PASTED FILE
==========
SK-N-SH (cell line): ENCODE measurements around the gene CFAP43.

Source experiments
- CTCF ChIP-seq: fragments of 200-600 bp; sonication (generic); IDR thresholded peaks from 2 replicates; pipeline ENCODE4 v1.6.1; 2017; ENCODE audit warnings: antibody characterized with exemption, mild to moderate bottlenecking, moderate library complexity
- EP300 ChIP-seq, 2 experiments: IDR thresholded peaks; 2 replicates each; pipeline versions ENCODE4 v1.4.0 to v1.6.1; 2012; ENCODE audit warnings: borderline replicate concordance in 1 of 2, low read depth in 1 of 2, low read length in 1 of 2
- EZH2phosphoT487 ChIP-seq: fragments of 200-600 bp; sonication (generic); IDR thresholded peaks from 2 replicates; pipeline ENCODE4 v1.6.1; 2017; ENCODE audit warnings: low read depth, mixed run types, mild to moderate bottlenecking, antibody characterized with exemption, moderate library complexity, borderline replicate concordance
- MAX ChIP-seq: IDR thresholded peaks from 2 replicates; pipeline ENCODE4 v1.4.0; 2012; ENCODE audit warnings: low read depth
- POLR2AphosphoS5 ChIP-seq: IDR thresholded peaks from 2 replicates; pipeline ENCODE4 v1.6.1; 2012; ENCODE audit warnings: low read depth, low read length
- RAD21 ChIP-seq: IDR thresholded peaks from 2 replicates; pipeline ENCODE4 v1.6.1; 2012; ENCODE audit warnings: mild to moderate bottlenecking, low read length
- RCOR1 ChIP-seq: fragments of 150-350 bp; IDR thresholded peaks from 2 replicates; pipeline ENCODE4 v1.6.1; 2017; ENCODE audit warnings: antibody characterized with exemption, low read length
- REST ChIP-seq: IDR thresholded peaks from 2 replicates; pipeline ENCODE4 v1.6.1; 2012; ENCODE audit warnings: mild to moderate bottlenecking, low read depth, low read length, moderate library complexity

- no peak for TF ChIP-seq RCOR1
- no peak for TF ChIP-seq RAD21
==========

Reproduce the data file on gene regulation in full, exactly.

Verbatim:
SK-N-SH (cell line): ENCODE measurements around the gene CFAP43.

Source experiments
- CTCF ChIP-seq: fragments of 200-600 bp; sonication (generic); IDR thresholded peaks from 2 replicates; pipeline ENCODE4 v1.6.1; 2017; ENCODE audit warnings: antibody characterized with exemption, mild to moderate bottlenecking, moderate library complexity
- EP300 ChIP-seq, 2 experiments: IDR thresholded peaks; 2 replicates each; pipeline versions ENCODE4 v1.4.0 to v1.6.1; 2012; ENCODE audit warnings: borderline replicate concordance in 1 of 2, low read depth in 1 of 2, low read length in 1 of 2
- EZH2phosphoT487 ChIP-seq: fragments of 200-600 bp; sonication (generic); IDR thresholded peaks from 2 replicates; pipeline ENCODE4 v1.6.1; 2017; ENCODE audit warnings: low read depth, mixed run types, mild to moderate bottlenecking, antibody characterized with exemption, moderate library complexity, borderline replicate concordance
- MAX ChIP-seq: IDR thresholded peaks from 2 replicates; pipeline ENCODE4 v1.4.0; 2012; ENCODE audit warnings: low read depth
- POLR2AphosphoS5 ChIP-seq: IDR thresholded peaks from 2 replicates; pipeline ENCODE4 v1.6.1; 2012; ENCODE audit warnings: low read depth, low read length
- RAD21 ChIP-seq: IDR thresholded peaks from 2 replicates; pipeline ENCODE4 v1.6.1; 2012; ENCODE audit warnings: mild to moderate bottlenecking, low read length
- RCOR1 ChIP-seq: fragments of 150-350 bp; IDR thresholded peaks from 2 replicates; pipeline ENCODE4 v1.6.1; 2017; ENCODE audit warnings: antibody characterized with exemption, low read length
- REST ChIP-seq: IDR thresholded peaks from 2 replicates; pipeline ENCODE4 v1.6.1; 2012; ENCODE audit warnings: mild to moderate bottlenecking, low read depth, low read length, moderate library complexity

- no peak for TF ChIP-seq RCOR1
- no peak for TF ChIP-seq RAD21